Scholarly article on topic '‘Number’ and Article Choice: The Case of Persian Learners of English'

‘Number’ and Article Choice: The Case of Persian Learners of English Academic research paper on "Languages and literature"

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Abstract of research paper on Languages and literature, author of scientific article — Marjan Momenzade, Manijeh Youhanaee

Abstract In her theory of Feature Re-assembly, Lardiere (2007) claims that the problems learners face in acquiring a second language grammar are not due to their inability to learn new features. Rather, learners are unable (temporarily, at least) to disintegrate the features associated with a particular form in their first language and re-assemble them in a way that represents the second language characterization. ‘Number’ as a feature manipulates the English article system. Whereas the definite article can be used with both singular and plural nouns, the indefinite article is just used with singular nouns. The aim of this study, then, was to investigate the degree of difficulty Persian speakers have in using the articles for plural and singular nouns in light of the Feature Re-assembly Hypothesis. To this end, 50 EFL Learners at three levels of L2 knowledge and a native control group performed on a grammaticality judgment test. Results show that a across the three proficiency levels, the participants have the same degree of difficulty with article use for plural and singular nouns and none of the groups can conform to the native control group in performance. The analysis supports the assembly of features view rather than the absence of features view as indicated by the Representational Deficit Hypothesis proposed by Hawkins & Hattori (2006).

Academic research paper on topic "‘Number’ and Article Choice: The Case of Persian Learners of English"

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Procedia - Social and Behavioral Sciences 98 (2014) 1186 - 1193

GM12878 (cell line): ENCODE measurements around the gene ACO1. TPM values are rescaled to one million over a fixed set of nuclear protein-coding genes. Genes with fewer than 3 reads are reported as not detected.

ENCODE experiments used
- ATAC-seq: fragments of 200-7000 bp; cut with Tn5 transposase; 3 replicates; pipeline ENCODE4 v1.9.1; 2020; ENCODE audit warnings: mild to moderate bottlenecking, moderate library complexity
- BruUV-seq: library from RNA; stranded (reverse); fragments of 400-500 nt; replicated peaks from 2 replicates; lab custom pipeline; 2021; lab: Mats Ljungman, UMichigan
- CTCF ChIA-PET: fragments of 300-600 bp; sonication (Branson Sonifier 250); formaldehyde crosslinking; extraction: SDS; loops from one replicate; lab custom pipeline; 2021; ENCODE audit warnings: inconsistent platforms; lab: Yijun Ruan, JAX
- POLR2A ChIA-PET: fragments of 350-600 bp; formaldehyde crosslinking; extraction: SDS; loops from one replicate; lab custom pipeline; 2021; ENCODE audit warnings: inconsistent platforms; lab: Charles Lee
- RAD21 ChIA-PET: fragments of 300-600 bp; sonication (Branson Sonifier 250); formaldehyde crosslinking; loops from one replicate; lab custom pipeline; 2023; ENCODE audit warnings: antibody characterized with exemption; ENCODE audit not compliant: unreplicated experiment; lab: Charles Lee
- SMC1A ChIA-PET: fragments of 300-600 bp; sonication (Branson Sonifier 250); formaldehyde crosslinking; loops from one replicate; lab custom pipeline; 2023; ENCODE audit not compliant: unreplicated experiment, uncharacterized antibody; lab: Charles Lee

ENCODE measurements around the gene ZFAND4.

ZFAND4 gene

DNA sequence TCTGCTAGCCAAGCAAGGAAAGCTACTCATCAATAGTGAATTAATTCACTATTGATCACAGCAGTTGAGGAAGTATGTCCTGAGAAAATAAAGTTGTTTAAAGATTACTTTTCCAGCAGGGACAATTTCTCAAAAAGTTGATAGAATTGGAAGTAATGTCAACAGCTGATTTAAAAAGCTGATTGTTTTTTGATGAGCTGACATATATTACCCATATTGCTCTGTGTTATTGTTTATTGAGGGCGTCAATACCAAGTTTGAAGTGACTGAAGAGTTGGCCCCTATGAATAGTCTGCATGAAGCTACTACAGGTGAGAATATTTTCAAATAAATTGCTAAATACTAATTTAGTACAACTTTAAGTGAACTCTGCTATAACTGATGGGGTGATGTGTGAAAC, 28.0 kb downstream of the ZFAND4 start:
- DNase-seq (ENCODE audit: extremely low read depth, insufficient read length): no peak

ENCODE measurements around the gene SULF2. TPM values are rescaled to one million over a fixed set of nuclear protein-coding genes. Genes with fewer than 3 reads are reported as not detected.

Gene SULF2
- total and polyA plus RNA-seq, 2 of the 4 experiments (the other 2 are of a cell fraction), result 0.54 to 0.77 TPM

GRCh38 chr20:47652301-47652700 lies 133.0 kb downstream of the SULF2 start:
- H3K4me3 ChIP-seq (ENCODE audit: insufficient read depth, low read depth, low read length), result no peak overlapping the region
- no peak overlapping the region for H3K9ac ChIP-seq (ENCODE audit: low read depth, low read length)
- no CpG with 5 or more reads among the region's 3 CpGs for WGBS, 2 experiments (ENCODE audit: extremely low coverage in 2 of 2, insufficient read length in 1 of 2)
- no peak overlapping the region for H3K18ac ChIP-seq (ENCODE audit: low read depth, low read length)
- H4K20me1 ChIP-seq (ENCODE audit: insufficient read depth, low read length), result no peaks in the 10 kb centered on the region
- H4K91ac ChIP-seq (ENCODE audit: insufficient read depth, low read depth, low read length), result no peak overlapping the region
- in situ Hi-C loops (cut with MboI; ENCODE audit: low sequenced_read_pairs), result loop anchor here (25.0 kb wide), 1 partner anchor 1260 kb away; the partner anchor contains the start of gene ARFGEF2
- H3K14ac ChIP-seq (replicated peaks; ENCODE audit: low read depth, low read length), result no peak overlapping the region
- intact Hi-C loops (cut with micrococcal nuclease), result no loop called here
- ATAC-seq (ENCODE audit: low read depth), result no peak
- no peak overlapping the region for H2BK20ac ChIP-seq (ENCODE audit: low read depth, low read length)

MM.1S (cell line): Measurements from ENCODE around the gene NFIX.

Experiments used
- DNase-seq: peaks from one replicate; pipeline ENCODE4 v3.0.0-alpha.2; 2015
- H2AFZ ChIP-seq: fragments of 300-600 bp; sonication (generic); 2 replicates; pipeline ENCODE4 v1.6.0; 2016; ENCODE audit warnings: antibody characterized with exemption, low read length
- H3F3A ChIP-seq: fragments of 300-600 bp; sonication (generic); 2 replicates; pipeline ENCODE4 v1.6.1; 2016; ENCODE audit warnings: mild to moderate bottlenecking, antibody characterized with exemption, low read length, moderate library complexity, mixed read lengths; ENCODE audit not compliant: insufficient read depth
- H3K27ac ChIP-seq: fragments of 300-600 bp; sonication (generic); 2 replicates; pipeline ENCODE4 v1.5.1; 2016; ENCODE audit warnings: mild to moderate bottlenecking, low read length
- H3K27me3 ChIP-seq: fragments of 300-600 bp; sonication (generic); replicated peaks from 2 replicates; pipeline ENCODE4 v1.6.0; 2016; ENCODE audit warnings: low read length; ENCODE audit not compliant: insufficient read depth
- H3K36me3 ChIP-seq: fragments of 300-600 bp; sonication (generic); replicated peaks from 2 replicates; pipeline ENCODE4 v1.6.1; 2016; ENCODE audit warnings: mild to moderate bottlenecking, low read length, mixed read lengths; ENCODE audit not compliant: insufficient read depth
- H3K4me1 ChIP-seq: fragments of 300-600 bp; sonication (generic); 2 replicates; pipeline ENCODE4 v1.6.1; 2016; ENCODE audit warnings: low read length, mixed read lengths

International Conference on Current Trends in ELT

'Number' and Article Choice: The case of Persian Learners of

English

Marjan Momenzadea *, Manijeh Youhanaeeb

aDepartment of Foreign Languages, University of Sheikhbahaee, Baharestan, 8179735296, Isfahan, Iran bDepartment of Foreign Languages, University of Isfahan, Hezar Jarib St.,8174673441, Isfahan, Iran

Abstract

In her theory of Feature Re-assembly, Lardiere (2007) claims that the problems learners face in acquiring a second language grammar are not due to their inability to learn new features. Rather, learners are unable (temporarily, at least) to disintegrate the features associated with a particular form in their first language and re-assemble them in a way that represents the second language characterization. 'Number' as a feature manipulates the English article system. Whereas the definite article can be used with both singular and plural nouns, the indefinite article is just used with singular nouns. The aim of this study, then, was to investigate the degree of difficulty Persian speakers have in using the articles for plural and singular nouns in light of the Feature Re-assembly Hypothesis. To this end, 50 EFL Learners at three levels of L2 knowledge and a native control group performed on a grammaticality judgment test. Results show that a across the three proficiency levels, the participants have the same degree of difficulty with article use for plural and singular nouns and none of the groups can conform to the native control group in performance. The analysis supports the assembly of features view rather than the absence of features view as indicated by the Representational Deficit Hypothesis proposed by Hawkins & Hattori (2006).